Does being in such an edge of the world location have any bearing on the brewery’s worldview — you’re nearer to Scandinavia than London. Does it make you more inclined to take risks.
The lack of a local market soon opens you up to the rest of the world. We export to 14 countries and work with Tesco, Sainsbury, Asda and Oddbins. There are not very many local pubs to service so when you ship by the pallet onto a lorry it makes no difference where the end stop is. We sell more beer in Tokyo than in Aberdeenshire, and more in the USA than we do in the UK.
"They’re also canny buggers though — despite all the anti this-and-that rhetoric, they’re very happy to work with those well known radicals Tesco. C’est la vie."
You were at Thornbridge for a time, what sort of influence did that have on your approach towards brewing?
Brewing with no previous recipes was the best thing a brewer can encounter for starting their professional career. Being given a blank canvas enabled me to experiment on a commercial scale. I was searching for the most interesting and unusual hops that were around and trying to really push the local market as far as I could with Jaipur (5.9% heavily hopped IPA) and St Petersburg (7.7% Imp Stout). To attempt to push these beers, predominantly in cask into a tradition fuelled market was a big challenge for Thornbridge, I was pioneering the New Wave movement in the UK.
Unfortunately I felt a little bit held back with what I was able to do and obviously it was a business trying to sell contemporary ales in a old fashioned market; the people who embraced us loved our products but it was the initial push into the pubs that was the difficult job. So to sell sub 5% was much easier. I felt this was a compromise on what we were trying to do so given the opportunity to start with James (Watt) was a no brainer.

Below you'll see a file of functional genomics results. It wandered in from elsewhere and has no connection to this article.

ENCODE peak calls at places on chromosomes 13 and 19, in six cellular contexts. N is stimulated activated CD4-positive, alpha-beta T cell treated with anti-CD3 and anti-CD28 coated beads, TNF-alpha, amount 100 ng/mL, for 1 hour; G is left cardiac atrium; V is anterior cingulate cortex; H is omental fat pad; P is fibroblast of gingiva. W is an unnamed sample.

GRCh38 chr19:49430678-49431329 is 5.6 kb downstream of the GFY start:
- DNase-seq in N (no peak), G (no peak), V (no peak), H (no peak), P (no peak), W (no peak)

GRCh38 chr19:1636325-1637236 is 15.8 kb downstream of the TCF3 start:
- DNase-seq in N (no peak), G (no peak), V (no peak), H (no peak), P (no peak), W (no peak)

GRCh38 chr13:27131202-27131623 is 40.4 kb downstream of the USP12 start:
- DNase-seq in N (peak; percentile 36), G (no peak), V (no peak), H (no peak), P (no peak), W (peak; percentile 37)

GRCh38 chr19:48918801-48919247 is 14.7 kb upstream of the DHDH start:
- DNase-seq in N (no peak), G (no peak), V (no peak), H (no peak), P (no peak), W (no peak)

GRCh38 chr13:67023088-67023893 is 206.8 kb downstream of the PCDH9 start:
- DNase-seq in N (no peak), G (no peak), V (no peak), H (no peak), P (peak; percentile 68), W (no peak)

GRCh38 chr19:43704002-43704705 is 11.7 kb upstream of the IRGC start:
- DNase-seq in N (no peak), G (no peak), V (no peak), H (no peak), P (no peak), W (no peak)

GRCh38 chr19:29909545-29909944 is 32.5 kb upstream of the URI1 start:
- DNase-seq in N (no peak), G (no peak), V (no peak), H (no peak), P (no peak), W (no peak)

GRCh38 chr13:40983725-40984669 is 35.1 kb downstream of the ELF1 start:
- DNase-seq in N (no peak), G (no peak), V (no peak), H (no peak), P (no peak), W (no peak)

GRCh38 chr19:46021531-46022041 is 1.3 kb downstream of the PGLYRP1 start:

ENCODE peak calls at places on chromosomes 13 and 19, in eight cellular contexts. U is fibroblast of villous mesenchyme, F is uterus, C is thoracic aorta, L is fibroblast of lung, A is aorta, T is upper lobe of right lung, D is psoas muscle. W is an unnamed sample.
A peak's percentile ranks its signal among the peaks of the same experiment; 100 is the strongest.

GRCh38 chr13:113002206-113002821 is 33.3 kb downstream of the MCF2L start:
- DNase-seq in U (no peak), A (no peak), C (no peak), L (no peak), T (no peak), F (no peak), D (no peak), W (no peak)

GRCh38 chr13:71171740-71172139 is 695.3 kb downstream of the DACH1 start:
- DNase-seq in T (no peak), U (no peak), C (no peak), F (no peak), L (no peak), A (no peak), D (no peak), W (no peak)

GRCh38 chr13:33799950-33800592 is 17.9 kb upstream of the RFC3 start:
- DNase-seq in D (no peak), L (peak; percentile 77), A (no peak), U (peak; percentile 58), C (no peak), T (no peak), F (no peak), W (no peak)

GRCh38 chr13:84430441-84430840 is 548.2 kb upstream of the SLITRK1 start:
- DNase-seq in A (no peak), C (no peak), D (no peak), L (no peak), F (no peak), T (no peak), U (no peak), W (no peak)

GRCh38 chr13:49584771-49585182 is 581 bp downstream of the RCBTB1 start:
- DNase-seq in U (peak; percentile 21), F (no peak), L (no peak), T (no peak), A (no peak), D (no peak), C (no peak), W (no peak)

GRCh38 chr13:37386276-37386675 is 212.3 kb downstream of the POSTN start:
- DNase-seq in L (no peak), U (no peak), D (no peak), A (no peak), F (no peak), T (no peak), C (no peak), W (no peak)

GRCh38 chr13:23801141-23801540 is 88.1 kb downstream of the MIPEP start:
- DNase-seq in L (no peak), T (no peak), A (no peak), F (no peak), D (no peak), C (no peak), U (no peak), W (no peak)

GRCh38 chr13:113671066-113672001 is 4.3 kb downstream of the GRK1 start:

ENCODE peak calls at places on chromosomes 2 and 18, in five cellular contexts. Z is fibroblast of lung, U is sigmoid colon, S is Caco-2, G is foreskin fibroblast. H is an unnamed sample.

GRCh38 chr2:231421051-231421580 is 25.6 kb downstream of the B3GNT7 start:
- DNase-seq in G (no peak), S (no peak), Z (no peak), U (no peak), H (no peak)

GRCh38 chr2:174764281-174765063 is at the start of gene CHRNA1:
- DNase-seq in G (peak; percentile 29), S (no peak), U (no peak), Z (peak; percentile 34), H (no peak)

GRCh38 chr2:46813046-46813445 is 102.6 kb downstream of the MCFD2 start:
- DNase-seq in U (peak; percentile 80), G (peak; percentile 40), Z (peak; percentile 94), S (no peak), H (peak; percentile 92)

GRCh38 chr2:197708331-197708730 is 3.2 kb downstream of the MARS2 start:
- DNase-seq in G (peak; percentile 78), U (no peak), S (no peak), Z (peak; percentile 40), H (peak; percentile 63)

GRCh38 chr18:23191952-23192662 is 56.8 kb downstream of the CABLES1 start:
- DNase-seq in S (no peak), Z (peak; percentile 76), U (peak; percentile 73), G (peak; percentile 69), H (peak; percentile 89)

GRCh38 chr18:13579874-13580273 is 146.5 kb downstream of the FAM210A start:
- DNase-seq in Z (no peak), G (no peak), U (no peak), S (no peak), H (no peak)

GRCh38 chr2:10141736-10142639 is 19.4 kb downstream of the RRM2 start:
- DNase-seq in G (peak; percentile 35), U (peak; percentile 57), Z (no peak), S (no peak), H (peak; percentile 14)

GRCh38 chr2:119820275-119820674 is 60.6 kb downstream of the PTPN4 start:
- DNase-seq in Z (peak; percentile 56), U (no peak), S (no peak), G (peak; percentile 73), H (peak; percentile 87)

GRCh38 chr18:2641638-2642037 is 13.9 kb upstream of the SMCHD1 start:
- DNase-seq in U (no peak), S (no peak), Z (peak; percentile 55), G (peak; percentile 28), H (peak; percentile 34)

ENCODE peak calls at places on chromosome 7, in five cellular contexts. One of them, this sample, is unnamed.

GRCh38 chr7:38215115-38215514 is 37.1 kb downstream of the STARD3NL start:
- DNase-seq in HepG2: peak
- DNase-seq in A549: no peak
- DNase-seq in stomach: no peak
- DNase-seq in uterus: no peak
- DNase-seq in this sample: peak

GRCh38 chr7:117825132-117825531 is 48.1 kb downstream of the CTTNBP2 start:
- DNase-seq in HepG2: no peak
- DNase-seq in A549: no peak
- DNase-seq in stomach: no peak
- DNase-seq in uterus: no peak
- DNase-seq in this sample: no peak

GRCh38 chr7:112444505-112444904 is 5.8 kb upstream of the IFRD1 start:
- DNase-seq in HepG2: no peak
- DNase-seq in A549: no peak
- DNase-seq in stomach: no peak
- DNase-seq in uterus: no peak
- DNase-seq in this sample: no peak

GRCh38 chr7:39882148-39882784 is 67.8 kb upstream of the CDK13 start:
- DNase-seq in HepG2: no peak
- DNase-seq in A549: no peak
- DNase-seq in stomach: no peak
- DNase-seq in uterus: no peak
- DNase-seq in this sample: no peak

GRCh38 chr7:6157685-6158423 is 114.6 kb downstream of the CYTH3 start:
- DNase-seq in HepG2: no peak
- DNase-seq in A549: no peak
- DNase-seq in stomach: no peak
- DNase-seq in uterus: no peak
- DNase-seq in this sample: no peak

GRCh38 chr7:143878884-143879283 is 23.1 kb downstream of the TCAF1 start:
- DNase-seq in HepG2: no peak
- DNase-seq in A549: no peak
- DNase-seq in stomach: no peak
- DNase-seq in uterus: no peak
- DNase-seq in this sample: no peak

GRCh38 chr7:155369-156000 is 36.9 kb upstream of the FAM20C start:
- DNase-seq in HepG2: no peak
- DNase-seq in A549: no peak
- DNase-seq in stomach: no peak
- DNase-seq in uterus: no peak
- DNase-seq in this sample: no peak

What was the motivation behind BrewDog, was there a light-bulb moment, was it always you and James Watt, or was it a gradual move towards what you do now?
I had always planned on opening a brewery and one night James and I were playing pool and thought it would be cool to start on our own. We were both on the same wavelength with our disenchantment of the British brewing scene and knew that it was about time there was some excitement and intrigue and cool put back into the British industry. The USA, Scandinavia and Australia were all having a resurgence in the craft brewing industry. If you listen to CAMRA the UK has been expanding and the growth over the last 20 years has seen some 600 micros in the UK — 600 micros maybe but how many exciting beers? [there are now over 700, but is it healthy?] You could probably count them on one hand.
It seems very straightforward to me. Although the cask beer market is the whole identity of English brewing, it is the old fashioned CAMRA inclined scene that holds on to tradition. That’s milds and bitters and the occasional pale ale from 3.5- 4.8%. All 600 breweries are selling beer to the same 10 % of independent pubs. Of the 10 % only 75% of these sell cask ale. So your selling to 7.5% of the market and need to do anything you can to get rid of the beer. That means the beer buyer is king; if they say 3.5- 4.8% then you sell 3.5 -4.8% malty beer with a little hops (basically the cask ale equivalent of Budweiser, ie bland and non offensive). The only innovation is seen at CAMRA beer festivals where you get half a kilo of ginger grated into a cask or a bottle of Ribena poured in as it is not worth taking the risk of something unique as if it goes wrong you have 20-30 firkins of the shit to sell.